2001: WSU was a favorite of seven or so points in this one. We came in at 9-1, and the only loss of the season at that point was a tough 7-point loss to Oregon at home. An Oregon team that would go on to win the Fiesta Bowl that year and had a legit argument for being in the BCS title game. A win over UW would have likely secured a BCS bowl or, at worst, the Holiday Bowl. Meanwhile UW came in at 7-2, but off a horrible loss to Oregon State the week before where QB Jonathan Smith just destroyed the UW defense in Corvallis. But WSU would sputter in the red-zone, with some costly INT’s, one on a halfback pass from Dave Minnich. UGH. UW meanwhile kept going to Reggie Williams, and Marcus Trufant and Jason David just couldn’t stop him. UW wins it 26-14. Underdog covers the spread (1-0).

2002: WSU an eight-point favorite in Pullman, yet UW wins 29-26 in triple OT on one of the most controversial calls in Apple Cup history. The thing to me isn’t the fact as to whether that pass from Kegel was backwards or not, and there is video evidence out there that shows that, if anything, a straight line pass that never should have been overruled as a fumble from an initial incomplete pass. The other thing is, at least one ref started to blow the whistle once the ball hit the turf, and that should have automatically made it an incomplete pass. No, I’m still not over that one….but the point is, WSU was a healthy favorite at home, and lost. Underdog covers the spread (2-0)

2003: WSU a seven-point favorite at Husky Stadium, yet UW wins, 27-19. A very sloppy game with turnovers all over the place. If you remember that game, WSU moved the ball well at times, but turnovers (six) and major red zone issues (as they did the entire 2003 season) led to settling for Drew Dunning field goals. Plus a young and nervous Josh Swogger had to relieve Matt Kegel, and it just didn’t work out down the stretch. UW still had to rally, and did so, with Cody Pickett hitting Corey Williams in the final minute to take their first lead. UW would return an INT for a TD the next possession, and that was it. Another lesson learned in this one? NEVER over-estimate how a team is going to do in this game based on what they did the week before. WSU was coming in at #8 in the country and had just whipped ASU at home, 34-19, while UW was coming off one of their worst losses ever, 54-7 at Cal. Underdog covers the spread (3-0).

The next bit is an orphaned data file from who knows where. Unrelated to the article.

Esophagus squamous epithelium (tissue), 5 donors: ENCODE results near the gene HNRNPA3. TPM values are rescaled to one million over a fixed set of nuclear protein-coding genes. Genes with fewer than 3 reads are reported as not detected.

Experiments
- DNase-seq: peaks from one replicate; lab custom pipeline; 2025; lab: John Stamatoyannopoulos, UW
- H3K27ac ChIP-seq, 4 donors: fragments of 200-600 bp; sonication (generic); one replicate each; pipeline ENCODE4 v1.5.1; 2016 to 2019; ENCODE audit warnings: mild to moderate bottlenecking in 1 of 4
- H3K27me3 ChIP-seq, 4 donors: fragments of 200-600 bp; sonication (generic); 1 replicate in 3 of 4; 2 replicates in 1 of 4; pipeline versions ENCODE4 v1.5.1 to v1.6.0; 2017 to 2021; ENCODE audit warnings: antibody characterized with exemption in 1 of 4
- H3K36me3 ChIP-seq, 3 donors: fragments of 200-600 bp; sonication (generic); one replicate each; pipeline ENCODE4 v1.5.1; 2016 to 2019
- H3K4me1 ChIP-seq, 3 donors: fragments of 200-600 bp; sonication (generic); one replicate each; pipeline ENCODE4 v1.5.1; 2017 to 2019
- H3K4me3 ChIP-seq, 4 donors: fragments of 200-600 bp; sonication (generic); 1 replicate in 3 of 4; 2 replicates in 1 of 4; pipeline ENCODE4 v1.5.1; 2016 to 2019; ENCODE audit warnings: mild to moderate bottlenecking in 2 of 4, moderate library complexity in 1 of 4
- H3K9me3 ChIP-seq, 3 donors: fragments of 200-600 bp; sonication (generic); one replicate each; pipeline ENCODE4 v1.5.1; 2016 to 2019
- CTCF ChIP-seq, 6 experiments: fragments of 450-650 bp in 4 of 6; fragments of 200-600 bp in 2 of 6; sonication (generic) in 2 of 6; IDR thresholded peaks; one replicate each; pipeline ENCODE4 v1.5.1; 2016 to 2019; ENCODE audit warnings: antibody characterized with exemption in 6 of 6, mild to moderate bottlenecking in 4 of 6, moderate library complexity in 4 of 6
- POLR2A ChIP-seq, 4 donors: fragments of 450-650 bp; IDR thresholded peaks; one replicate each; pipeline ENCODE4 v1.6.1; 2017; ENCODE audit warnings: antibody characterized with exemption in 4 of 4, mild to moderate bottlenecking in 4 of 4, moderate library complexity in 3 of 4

2004: WSU was a 12-point favorite in a tough season, while UW limped in with one win, being talked about as one of the worst Pac-10 teams in a while, their lone win coming over San Jose State. Gilbertson would announce he was stepping down a few weeks before the game, somewhat similar to what UW is going through now. But while WSU sprinted out to a 28-10 lead, UW would insert Isaiah Stanback and rally big-time, cutting it to a 3-point game. But the Cougs would hold on and win in Alex Brink’s first of three Apple Cup wins. Underdog covers the spread (4-0…see a theme here?).

2005: A thrilling game at Husky Stadium, this one saw Brink rally them on the last drive, converting some big third downs and then finding Trandon Harvey on the bubble screen. The rest was history. WSU was a three-point favorite, and with the final score 26-22, it was the first time since 2000 that the favorite actually covered in this series. The favorite covers the spread(underdog now 4-1).